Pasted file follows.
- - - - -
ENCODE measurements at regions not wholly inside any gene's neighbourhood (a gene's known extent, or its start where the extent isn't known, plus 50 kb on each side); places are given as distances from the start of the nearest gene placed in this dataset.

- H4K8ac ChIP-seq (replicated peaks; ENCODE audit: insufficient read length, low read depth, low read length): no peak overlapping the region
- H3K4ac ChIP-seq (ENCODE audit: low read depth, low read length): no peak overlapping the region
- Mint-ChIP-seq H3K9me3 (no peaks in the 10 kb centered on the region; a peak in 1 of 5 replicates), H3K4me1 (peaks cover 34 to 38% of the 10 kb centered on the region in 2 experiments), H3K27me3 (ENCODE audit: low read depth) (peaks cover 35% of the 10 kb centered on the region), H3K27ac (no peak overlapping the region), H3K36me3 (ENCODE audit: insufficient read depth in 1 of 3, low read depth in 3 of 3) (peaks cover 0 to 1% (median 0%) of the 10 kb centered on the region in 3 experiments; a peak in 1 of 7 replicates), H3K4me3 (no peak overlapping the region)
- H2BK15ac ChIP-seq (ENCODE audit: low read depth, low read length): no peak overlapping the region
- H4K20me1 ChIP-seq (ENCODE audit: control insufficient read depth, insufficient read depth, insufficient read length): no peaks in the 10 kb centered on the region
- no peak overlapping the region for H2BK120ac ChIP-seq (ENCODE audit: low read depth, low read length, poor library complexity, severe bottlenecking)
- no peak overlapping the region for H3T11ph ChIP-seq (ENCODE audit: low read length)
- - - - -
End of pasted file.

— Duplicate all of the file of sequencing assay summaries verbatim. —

ENCODE measurements at regions not wholly inside any gene's neighbourhood (a gene's known extent, or its start where the extent isn't known, plus 50 kb on each side); places are given as distances from the start of the nearest gene placed in this dataset.

- H4K8ac ChIP-seq (replicated peaks; ENCODE audit: insufficient read length, low read depth, low read length): no peak overlapping the region
- H3K4ac ChIP-seq (ENCODE audit: low read depth, low read length): no peak overlapping the region
- Mint-ChIP-seq H3K9me3 (no peaks in the 10 kb centered on the region; a peak in 1 of 5 replicates), H3K4me1 (peaks cover 34 to 38% of the 10 kb centered on the region in 2 experiments), H3K27me3 (ENCODE audit: low read depth) (peaks cover 35% of the 10 kb centered on the region), H3K27ac (no peak overlapping the region), H3K36me3 (ENCODE audit: insufficient read depth in 1 of 3, low read depth in 3 of 3) (peaks cover 0 to 1% (median 0%) of the 10 kb centered on the region in 3 experiments; a peak in 1 of 7 replicates), H3K4me3 (no peak overlapping the region)
- H2BK15ac ChIP-seq (ENCODE audit: low read depth, low read length): no peak overlapping the region
- H4K20me1 ChIP-seq (ENCODE audit: control insufficient read depth, insufficient read depth, insufficient read length): no peaks in the 10 kb centered on the region
- no peak overlapping the region for H2BK120ac ChIP-seq (ENCODE audit: low read depth, low read length, poor library complexity, severe bottlenecking)
- no peak overlapping the region for H3T11ph ChIP-seq (ENCODE audit: low read length)